By N7 11 Comments
VIDEO GAMES. Boy aren't they great? Know what's even better? LISTS OF THE BEST VIDEO GAMES.
Hi, I'm N7. Thanks for joining me. I'm here for just that; lists and video games.
Before we begin, let's take a minute to remember the shittiest year of them all: 2013. It had some pretty great games, some pretty not-so-great games, but most of all, it was filled with heartbreak and disappointment. It seemed like just when 2013 couldn't get any worse, it, like dinosaurs(Apparently), found a way. Let's take a moment of silence to remember 2013 the only way it should be remembered: A giant pile of shit topped with more shit.
Now that that is out of the way, let's get to it.
Believe me, I am just as surprised. I was all but ready to hate this game since it was announced. A watered down Splinter Cell experience set to appeal to an even broader scope of people, least of all Splinter Cell fans? And no more Michael Ironside? Certainly a tough sell, for voice actors and me alike.
I was immediately taken aback by the flow of gameplay. The controls were so tight and responsive and Sam moved quick and confidently. It definitely gave new meaning to stealth action, but as I quickly realized, that is not a bad thing by any means.
I found myself lost in moving quickly through the battlefield, taking no prisoners and being too quick to take names along with them. By itself, the gameplay was rewarding. It asked nothing of you but gave everything in return. You could take your time and assess the situation, creeping around like a ghost, or strike quick and silently like the panther. It was so simple, but so enjoyable. I more often than not ended up replaying missions over and over again just because I was having too much fun trying new tactics.
The animations for Sam were a nice surprise as well. You can feel like a badass no matter what your play style may be; stealthy and lethal, lethal and loud, or just plain stealthy. Every slash of the knife, every fist thrown was tight in and of itself a treat to watch.
Because of this, I felt less intimidation from enemies than you probably should in a stealth game. I had no fear, bobbing and waving in and out of cover, taking down enemies one by one before their friends had any idea that I was there. And just like that, I was gone to the next area.
The one downside to the game happened to actually be the new voice actor who, for all intents and purposes, was certainly stacked against the odds. He seemed to do fine for most of the game, but had a lot of moments where you can see he was imitating Michael Ironside and it felt flat, like he was constrained and wasn't able to be his own Sam Fisher, and instead tried to be someone else's.
Regardless of this, Splinter Cell: Blacklist was easily one of the best games I have played this year.
This one shouldn't have been a surprise, but somehow that's what it ended up. After hearing all of the troubles Volition faced with their publisher going under, it was so refreshing to see Saints Row IV emerge from the rubble with as much personality as it did, even though most of the time it felt like it was relying on its predecessor just a little too much.
But that's no match for the sheer joy I found in both the gameplay and the story. The President of the United States of America, formerly a corporate titan, formerly a 2-bit gangster, is attacked by aliens and put into a simulation where he must rescue his allies and wage a Matrix war against his captors, to save his people, to save his world.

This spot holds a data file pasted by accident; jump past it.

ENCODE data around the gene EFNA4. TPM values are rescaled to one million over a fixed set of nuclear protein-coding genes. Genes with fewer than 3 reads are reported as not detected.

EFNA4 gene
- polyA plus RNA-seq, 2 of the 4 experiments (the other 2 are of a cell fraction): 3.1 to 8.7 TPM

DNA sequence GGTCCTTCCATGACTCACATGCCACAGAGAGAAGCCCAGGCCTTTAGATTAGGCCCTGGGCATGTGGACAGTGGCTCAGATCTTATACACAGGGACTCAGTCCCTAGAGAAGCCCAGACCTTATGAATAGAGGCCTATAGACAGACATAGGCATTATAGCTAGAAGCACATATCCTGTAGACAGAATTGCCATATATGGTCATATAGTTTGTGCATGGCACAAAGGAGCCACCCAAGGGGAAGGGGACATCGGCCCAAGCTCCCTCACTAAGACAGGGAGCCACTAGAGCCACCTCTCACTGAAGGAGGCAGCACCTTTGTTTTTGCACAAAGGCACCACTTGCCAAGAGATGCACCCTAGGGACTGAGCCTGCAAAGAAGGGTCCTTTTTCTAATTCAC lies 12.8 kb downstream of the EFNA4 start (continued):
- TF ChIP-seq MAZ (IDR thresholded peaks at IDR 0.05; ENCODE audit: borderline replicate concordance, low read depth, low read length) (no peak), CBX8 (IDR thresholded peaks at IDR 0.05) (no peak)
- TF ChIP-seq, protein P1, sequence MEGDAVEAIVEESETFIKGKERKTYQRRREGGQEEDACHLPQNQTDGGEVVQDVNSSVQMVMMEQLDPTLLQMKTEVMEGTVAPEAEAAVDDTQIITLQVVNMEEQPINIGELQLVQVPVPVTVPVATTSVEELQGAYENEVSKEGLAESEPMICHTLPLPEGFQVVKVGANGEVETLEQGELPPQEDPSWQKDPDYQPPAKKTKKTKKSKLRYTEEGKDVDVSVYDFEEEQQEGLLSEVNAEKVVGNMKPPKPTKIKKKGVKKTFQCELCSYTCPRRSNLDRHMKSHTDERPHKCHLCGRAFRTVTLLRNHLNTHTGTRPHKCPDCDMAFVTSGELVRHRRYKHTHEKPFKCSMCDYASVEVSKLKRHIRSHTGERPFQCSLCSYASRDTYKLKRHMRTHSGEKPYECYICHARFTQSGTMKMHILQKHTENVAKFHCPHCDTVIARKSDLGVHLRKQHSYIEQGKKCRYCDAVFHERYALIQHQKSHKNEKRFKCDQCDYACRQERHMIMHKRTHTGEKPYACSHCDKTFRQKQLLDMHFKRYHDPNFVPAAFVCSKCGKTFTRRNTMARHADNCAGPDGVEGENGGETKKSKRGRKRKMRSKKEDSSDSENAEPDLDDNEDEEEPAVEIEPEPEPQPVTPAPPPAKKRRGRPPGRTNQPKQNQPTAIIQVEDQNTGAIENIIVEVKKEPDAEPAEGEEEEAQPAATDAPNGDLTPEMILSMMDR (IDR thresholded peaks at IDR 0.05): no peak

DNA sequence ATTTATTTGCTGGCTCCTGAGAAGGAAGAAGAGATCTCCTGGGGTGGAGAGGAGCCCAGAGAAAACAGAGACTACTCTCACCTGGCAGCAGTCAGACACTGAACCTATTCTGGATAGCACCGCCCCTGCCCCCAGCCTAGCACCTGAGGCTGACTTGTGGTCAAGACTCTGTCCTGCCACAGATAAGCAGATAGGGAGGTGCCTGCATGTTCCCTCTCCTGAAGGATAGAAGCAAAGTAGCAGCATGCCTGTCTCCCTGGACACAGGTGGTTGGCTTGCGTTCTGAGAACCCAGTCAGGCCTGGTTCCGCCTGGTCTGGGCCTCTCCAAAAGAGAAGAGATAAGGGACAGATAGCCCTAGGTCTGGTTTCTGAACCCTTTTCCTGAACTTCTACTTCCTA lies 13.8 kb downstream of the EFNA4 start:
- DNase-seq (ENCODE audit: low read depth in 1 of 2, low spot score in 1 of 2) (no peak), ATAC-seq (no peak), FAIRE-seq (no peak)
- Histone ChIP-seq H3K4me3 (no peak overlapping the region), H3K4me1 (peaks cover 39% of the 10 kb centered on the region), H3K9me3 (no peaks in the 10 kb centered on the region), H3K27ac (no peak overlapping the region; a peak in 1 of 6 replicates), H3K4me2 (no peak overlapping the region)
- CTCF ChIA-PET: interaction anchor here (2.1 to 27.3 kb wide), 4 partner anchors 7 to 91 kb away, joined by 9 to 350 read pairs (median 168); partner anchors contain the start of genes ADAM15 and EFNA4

It's a concept as ridiculous as it is fun. The only thing I could think of most of my time in Virtual Steelport is how much they managed to recapture the feelings I felt from Spider-Man 2, in my opinion, one of the best open world games to date. In Saints Row IV you have powers, but not just that, you are powerful. The reality of the situation is, aside from how great it was to see Robocop's weapon as a submachine gun, or Deckard's pistol as a pistol, most of the time I spent fighting enemies were Superspeed meleeing them to see all of the incredible and overtly cool grapple moves which, by the way, did not fail to disappoint.
And let's not forget the soundtrack, which was pretty damn good too. But not only was it good, it was available outside of cars, but let's face it, no one drove in this game. Why drive when you have Superspeed? Let's not ask dumb questions, shall we?
Assassin's Creed III took the scene by bringing much needed updates to the series. You can now climb trees. You can now climb rocks. You can also beat the ever loving shit out of people. But also boats, and it turned out people liked boats a lot. So much so Ubisoft did the only thing that made sense, make a game about pirates.
The game starts off and you're Edward Kenway, a young privateer out on the seas with two goals in mind: Get money and fuck the police while you're doing it.
It was a refreshing change, since the prior games were either about legendary Assassin's or people struggling to understand the consequences of the Assassin/Templar conflict. Not this time, you're a pirate, you plunder and kill your way to the top, and no one can stop you or your ship, the Jackdaw.
Although the game starts off wonky, with Edward already doing what you would figure trained Assassin's would do(Climb viewpoints, accept Assassination contracts, stick to being stealthy), he does not belong to the order. It wouldn't be accurate to call him an assassin trained by pirates, since by the time you step into his life he's already a well trained fighter and ship captain.